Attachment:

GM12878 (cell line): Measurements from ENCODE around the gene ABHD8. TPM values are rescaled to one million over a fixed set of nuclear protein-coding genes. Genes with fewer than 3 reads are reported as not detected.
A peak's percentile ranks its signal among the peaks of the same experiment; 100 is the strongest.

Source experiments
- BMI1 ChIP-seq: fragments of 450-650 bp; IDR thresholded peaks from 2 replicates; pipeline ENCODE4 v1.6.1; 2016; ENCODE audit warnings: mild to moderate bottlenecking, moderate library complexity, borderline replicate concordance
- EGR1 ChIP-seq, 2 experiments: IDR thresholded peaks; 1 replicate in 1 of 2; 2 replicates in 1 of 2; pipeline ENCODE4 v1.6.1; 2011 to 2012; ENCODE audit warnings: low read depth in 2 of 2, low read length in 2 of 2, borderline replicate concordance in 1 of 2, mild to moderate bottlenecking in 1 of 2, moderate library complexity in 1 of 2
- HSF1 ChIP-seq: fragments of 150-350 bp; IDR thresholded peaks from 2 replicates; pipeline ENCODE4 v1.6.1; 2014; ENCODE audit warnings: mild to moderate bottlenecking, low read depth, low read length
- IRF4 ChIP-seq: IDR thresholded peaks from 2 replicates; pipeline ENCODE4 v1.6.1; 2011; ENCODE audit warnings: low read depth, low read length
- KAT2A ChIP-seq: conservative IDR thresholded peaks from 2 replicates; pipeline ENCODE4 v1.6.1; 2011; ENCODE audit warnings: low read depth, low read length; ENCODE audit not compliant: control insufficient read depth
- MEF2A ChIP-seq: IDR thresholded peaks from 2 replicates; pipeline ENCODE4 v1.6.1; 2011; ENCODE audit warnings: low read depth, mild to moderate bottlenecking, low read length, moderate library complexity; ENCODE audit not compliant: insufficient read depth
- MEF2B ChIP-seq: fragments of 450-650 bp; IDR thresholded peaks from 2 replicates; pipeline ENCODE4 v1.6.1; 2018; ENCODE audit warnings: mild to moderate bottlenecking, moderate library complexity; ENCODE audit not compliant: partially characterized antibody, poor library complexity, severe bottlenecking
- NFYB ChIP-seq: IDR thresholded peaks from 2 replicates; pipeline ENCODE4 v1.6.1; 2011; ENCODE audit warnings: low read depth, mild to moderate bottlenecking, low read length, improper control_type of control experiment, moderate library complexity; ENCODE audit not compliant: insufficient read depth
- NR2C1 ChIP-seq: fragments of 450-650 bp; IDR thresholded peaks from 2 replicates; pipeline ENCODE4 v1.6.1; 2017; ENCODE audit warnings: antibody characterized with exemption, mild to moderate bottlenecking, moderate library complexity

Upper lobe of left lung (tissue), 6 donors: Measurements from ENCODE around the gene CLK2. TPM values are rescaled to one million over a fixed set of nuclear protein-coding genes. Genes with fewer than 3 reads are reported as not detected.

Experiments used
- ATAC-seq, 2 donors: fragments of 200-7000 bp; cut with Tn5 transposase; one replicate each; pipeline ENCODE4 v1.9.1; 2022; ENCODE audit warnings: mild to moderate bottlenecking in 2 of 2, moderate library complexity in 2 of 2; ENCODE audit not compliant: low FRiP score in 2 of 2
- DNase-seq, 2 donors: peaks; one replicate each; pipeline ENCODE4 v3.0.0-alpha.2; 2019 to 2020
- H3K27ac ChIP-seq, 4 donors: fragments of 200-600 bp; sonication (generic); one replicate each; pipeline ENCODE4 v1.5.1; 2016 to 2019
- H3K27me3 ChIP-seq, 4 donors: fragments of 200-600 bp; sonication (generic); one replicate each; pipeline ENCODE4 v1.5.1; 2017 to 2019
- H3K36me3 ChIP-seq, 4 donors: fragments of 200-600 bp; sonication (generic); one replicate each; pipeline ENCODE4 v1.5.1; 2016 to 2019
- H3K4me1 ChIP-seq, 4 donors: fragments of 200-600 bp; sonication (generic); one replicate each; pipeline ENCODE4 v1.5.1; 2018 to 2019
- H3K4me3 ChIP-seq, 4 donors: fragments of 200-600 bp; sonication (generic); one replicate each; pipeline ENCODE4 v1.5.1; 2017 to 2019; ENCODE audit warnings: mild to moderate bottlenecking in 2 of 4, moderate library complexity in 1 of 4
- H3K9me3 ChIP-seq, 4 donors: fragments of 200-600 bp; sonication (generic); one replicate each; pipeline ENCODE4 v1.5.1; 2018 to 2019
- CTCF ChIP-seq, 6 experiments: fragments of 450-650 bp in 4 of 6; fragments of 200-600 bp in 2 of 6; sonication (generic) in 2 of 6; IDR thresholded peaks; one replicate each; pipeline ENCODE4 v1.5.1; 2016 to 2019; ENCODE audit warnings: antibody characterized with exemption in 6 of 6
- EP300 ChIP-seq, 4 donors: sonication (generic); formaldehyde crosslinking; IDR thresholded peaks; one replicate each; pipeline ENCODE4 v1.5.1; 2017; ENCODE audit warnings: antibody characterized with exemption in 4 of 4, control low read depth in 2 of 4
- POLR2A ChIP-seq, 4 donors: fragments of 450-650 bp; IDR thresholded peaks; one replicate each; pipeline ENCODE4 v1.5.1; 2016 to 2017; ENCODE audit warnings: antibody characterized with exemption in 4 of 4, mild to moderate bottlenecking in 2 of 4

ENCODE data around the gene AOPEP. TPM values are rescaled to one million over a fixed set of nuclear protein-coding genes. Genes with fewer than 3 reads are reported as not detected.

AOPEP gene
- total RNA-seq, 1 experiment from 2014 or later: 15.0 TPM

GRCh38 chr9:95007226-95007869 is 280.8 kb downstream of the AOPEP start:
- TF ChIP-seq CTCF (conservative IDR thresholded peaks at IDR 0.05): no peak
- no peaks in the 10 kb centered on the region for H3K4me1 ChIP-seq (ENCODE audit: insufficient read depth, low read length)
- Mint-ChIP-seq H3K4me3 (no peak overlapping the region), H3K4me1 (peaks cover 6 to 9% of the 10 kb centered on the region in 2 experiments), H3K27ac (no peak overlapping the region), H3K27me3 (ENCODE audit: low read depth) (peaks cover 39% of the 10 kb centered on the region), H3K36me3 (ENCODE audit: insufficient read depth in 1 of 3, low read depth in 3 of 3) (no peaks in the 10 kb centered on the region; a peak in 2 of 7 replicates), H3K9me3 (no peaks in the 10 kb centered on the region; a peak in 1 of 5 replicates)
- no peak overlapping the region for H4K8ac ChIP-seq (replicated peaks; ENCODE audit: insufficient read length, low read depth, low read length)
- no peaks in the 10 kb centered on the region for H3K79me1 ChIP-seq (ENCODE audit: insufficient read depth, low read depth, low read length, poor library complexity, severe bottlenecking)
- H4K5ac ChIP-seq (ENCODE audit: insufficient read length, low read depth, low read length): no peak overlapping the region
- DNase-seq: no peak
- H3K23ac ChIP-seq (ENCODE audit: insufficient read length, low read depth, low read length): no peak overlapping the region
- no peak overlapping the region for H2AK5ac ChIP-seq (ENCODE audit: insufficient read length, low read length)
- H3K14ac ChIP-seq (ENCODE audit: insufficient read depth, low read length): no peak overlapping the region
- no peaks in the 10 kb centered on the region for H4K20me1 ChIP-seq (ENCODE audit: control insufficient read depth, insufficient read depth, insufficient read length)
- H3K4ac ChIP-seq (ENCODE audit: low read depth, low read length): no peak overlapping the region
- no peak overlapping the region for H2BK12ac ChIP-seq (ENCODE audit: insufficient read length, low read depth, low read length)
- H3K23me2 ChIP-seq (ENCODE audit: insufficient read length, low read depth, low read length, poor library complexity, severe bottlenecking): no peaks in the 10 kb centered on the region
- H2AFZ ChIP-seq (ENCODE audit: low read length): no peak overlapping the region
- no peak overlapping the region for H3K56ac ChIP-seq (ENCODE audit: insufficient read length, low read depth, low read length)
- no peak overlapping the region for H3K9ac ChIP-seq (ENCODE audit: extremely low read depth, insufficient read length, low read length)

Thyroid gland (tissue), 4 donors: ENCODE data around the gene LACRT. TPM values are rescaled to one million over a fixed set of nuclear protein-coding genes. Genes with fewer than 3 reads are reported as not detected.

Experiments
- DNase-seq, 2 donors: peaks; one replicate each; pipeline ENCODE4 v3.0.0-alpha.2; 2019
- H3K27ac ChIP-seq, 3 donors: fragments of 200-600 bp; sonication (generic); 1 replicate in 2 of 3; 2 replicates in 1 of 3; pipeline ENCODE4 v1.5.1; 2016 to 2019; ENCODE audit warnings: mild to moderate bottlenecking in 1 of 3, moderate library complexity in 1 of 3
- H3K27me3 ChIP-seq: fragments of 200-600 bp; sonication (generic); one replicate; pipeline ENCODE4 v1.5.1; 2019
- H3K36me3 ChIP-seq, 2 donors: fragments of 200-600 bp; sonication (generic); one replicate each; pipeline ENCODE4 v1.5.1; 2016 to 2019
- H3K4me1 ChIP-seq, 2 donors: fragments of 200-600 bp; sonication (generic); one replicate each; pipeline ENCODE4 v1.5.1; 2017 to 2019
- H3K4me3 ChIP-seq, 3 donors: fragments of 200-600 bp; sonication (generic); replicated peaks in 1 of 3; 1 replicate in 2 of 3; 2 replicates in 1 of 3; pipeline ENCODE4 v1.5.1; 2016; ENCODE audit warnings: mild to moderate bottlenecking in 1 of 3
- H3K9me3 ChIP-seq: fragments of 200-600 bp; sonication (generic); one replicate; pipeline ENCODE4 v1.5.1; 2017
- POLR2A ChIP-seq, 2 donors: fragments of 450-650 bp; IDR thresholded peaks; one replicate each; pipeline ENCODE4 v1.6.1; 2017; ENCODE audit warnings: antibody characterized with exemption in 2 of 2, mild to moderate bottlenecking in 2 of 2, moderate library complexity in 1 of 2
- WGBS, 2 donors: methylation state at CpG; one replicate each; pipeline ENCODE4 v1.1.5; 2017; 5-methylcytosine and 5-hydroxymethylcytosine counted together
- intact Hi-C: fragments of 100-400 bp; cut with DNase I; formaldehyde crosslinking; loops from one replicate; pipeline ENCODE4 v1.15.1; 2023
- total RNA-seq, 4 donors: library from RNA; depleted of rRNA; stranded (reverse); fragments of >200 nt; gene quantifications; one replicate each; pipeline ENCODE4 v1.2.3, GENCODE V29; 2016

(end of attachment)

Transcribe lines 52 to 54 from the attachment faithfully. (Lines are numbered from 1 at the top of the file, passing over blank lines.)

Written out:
- H3K36me3 ChIP-seq, 2 donors: fragments of 200-600 bp; sonication (generic); one replicate each; pipeline ENCODE4 v1.5.1; 2016 to 2019
- H3K4me1 ChIP-seq, 2 donors: fragments of 200-600 bp; sonication (generic); one replicate each; pipeline ENCODE4 v1.5.1; 2017 to 2019
- H3K4me3 ChIP-seq, 3 donors: fragments of 200-600 bp; sonication (generic); replicated peaks in 1 of 3; 1 replicate in 2 of 3; 2 replicates in 1 of 3; pipeline ENCODE4 v1.5.1; 2016; ENCODE audit warnings: mild to moderate bottlenecking in 1 of 3